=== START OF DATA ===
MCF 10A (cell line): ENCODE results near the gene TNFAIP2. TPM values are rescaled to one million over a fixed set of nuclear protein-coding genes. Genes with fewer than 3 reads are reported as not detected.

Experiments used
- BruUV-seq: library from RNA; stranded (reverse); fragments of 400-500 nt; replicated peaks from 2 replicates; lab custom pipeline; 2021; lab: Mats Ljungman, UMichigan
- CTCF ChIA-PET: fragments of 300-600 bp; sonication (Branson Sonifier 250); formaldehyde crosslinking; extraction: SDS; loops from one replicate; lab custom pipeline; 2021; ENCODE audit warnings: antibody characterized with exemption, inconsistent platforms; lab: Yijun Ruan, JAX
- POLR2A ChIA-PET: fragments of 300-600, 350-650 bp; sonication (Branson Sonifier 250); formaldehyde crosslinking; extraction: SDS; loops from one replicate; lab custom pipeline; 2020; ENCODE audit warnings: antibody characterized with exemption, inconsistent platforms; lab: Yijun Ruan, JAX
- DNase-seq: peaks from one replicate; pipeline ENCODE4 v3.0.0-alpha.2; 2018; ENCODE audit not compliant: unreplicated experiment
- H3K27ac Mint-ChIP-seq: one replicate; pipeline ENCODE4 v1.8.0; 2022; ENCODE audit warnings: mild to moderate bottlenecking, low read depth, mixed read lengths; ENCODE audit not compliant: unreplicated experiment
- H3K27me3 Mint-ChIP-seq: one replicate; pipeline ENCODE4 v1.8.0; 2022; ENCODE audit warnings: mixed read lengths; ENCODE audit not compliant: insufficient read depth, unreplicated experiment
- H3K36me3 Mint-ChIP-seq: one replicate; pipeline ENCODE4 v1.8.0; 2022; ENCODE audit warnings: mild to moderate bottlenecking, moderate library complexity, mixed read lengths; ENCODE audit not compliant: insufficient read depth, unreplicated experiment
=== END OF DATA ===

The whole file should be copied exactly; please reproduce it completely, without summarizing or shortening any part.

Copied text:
MCF 10A (cell line): ENCODE results near the gene TNFAIP2. TPM values are rescaled to one million over a fixed set of nuclear protein-coding genes. Genes with fewer than 3 reads are reported as not detected.

Experiments used
- BruUV-seq: library from RNA; stranded (reverse); fragments of 400-500 nt; replicated peaks from 2 replicates; lab custom pipeline; 2021; lab: Mats Ljungman, UMichigan
- CTCF ChIA-PET: fragments of 300-600 bp; sonication (Branson Sonifier 250); formaldehyde crosslinking; extraction: SDS; loops from one replicate; lab custom pipeline; 2021; ENCODE audit warnings: antibody characterized with exemption, inconsistent platforms; lab: Yijun Ruan, JAX
- POLR2A ChIA-PET: fragments of 300-600, 350-650 bp; sonication (Branson Sonifier 250); formaldehyde crosslinking; extraction: SDS; loops from one replicate; lab custom pipeline; 2020; ENCODE audit warnings: antibody characterized with exemption, inconsistent platforms; lab: Yijun Ruan, JAX
- DNase-seq: peaks from one replicate; pipeline ENCODE4 v3.0.0-alpha.2; 2018; ENCODE audit not compliant: unreplicated experiment
- H3K27ac Mint-ChIP-seq: one replicate; pipeline ENCODE4 v1.8.0; 2022; ENCODE audit warnings: mild to moderate bottlenecking, low read depth, mixed read lengths; ENCODE audit not compliant: unreplicated experiment
- H3K27me3 Mint-ChIP-seq: one replicate; pipeline ENCODE4 v1.8.0; 2022; ENCODE audit warnings: mixed read lengths; ENCODE audit not compliant: insufficient read depth, unreplicated experiment
- H3K36me3 Mint-ChIP-seq: one replicate; pipeline ENCODE4 v1.8.0; 2022; ENCODE audit warnings: mild to moderate bottlenecking, moderate library complexity, mixed read lengths; ENCODE audit not compliant: insufficient read depth, unreplicated experiment